“I’m not going to waste any more of my time on you.”

Epiha’s lawyer, Marcus Edgar, asked to read aloud a letter of remorse from his client. Justice Venning declined the request but the letter will be made available to victims later, adding that he’s already read it.

Police Commissioner Andrew Coster said police never expect to be deliberately targeted as they carry out routine police duties.

“More than a year later, not a day goes by without Matthew being in our thoughts.”

The events that day have caused unnecessary anxiety for officers and their families, Coster said.

He acknowledged support from the community.

“It made a real difference to know our community stood by us during this difficult time. His memory will live on and he will never be forgotten.”

Constable Hunt’s uncle Rob Winterbottom spoke via audio-video feed.

He called Epiha’s statement that he didn’t mean to kill the constable “pathetic” and “utterly ridiculous and offensive”.

“Matthew’s killing was abhorred by most of New Zealand.”

“I cry on an almost daily basis and the thought of Matt is almost always on my mind,” he said of his nephew.

He pointed out that New Zealand’s first life-without-parole sentence was handed down in 2020.

“This broke the glass for others to follow. It is no longer an unreasonable sentence.”

Sam Swaffield read a statement on behalf of Constable Hunt’s family and friends.

“This victim impact statement will take me five times longer to read than it took you [to target and kill him].

“It was 34 seconds,” he said, of “unprovoked … inhumane, selfish rage”.

“You left us without our rock. Our mate we’d turn to for anything.”

He criticised Epiha for going to trial, making supporters watch his excuses. “That has had an impact on us.”

He held back tears as he told Epiha: “What gave you the right to take him away from us?”

He said if Epiha had looked beyond the uniform, he probably would have liked Hunt.

“You took him without a second guess or a moment’s notice.”

A jury found Epiha guilty of Goldfinch’s attempted murder in July. Epiha pleaded guilty to dangerous driving causing injury to the bystander and to Hunt’s murder shortly before the trial began, but he contended Hunt’s death was the result of recklessness rather than murderous intent.

In a ruling issued shortly after the jury’s verdict, Justice Geoffrey Venning rejected Epiha’s “reckless murder” claim. Media have been barred from publishing the reasoning behind the judge’s decision until after the sentencing is complete.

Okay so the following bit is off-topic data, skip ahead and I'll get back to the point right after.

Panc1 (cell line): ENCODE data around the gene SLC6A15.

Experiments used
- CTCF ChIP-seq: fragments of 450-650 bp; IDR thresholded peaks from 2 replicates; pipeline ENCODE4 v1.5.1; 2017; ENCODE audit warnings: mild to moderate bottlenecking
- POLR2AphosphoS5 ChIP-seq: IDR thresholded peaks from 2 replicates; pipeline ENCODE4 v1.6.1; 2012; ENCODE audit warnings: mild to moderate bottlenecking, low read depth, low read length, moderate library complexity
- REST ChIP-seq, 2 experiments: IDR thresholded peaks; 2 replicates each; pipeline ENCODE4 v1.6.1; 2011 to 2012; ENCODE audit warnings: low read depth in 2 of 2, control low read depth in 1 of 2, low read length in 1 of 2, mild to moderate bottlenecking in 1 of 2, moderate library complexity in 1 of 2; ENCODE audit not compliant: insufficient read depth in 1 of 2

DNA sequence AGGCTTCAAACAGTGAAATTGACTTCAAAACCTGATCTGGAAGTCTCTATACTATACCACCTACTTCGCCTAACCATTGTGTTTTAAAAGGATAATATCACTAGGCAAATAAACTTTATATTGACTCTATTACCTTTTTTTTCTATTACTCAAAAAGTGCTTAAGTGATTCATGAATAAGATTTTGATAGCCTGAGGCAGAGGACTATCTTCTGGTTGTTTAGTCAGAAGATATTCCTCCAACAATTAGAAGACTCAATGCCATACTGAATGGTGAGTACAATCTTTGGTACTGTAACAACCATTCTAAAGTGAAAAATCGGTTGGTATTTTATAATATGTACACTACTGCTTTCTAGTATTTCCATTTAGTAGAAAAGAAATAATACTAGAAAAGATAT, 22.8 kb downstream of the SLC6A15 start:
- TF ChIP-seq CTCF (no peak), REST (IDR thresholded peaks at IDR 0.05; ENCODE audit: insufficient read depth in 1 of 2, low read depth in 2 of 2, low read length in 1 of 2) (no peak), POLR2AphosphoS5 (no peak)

Epiha was initially set to be sentenced on October 1, but the proceedings were delayed due to complications of Auckland’s Covid-19 lockdown.

An overflow courtroom was arranged for today’s hearing, both to accommodate the large number of police officers and family members for the defendant and the victims and to ensure social distancing.

Justice Venning acknowledged those watching the hearing. “The sentence in this court today is imposed on behalf of society as a whole. It is not an attempt to measure Constable Hunt’s, Matthew’s life.”

Epiha, who testified on his own behalf during the trial, claimed he had just received a Norinco semi-automatic assault rifle that morning and was en route to his brother’s house to scare off gang members when the police officers decided to pull him over.

Driving fast through Massey’s residential Reynella Drive in an attempt to evade the officers, he ended up swerving to miss hitting a rubbish truck and instead crashed into a parked car, injuring the bystander who was loading his vehicle ahead of a weekend trip to Rotorua.

Witnesses have given slightly varying accounts of the mayhem that followed, but it was uncontested that Epiha is the one who fired 14 shots that day — hitting each officer four times. Constable Goldfinch told jurors he tried to reason with the gunman that day.

“I put up my hands again and went, ‘Just f***ing stop. Just f***ing walk away. I won’t arrest you,'” he testified. “I saw him almost contemplating what I said to him. After a few seconds, he just like made a decision: ‘I’m going to kill you.'”

Epiha didn’t dispute firing at Goldfinch, but maintained he was trying to scare away the constable. Goldfinch adamantly disagreed, and ultimately so did jurors.

It took jurors 11 and a half hours of deliberation over two days to return the verdict, bringing an end to nearly two weeks of testimony.

Co-defendant Natalie Jane Bracken was found guilty of being an accessory after the fact to wounding Hunt with intent to cause grievous bodily harm. A witness filmed her driving Epiha away from the scene.

She was sentenced in October to 12 months’ prison.

During a victim impact statement during Bracken’s hearing, Constable Hunt’s mother, Diane Hunt, described her as an aimless, shameless coward who participated in a “hate crime” murder.